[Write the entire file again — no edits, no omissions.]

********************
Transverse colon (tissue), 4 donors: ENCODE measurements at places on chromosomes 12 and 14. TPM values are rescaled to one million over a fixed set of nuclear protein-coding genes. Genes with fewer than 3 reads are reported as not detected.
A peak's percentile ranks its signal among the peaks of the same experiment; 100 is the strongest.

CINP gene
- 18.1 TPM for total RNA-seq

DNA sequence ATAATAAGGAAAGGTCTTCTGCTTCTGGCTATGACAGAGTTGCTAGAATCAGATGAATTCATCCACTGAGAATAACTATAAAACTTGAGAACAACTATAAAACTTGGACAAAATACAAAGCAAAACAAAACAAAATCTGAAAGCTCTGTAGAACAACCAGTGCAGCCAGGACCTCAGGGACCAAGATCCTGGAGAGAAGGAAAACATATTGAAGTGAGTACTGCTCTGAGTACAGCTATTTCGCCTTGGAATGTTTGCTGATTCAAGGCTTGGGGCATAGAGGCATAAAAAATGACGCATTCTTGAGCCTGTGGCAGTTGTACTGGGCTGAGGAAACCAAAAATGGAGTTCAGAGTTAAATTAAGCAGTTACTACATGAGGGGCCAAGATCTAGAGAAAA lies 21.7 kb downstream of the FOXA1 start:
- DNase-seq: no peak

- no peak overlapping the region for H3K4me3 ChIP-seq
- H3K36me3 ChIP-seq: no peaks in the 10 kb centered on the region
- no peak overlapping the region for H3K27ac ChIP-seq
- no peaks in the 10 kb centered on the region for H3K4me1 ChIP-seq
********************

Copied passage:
Transverse colon (tissue), 4 donors: ENCODE measurements at places on chromosomes 12 and 14. TPM values are rescaled to one million over a fixed set of nuclear protein-coding genes. Genes with fewer than 3 reads are reported as not detected.
A peak's percentile ranks its signal among the peaks of the same experiment; 100 is the strongest.

CINP gene
- 18.1 TPM for total RNA-seq

DNA sequence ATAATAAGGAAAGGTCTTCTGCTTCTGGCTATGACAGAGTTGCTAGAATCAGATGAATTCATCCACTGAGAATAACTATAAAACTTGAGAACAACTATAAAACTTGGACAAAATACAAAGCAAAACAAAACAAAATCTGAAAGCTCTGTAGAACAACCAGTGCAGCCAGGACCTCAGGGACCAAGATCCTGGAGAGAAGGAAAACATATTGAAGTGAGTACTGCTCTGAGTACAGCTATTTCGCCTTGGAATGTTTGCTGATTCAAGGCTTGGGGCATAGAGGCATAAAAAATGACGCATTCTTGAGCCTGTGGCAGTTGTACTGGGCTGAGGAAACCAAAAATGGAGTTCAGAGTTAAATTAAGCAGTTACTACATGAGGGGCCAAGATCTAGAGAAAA lies 21.7 kb downstream of the FOXA1 start:
- DNase-seq: no peak

- no peak overlapping the region for H3K4me3 ChIP-seq
- H3K36me3 ChIP-seq: no peaks in the 10 kb centered on the region
- no peak overlapping the region for H3K27ac ChIP-seq
- no peaks in the 10 kb centered on the region for H3K4me1 ChIP-seq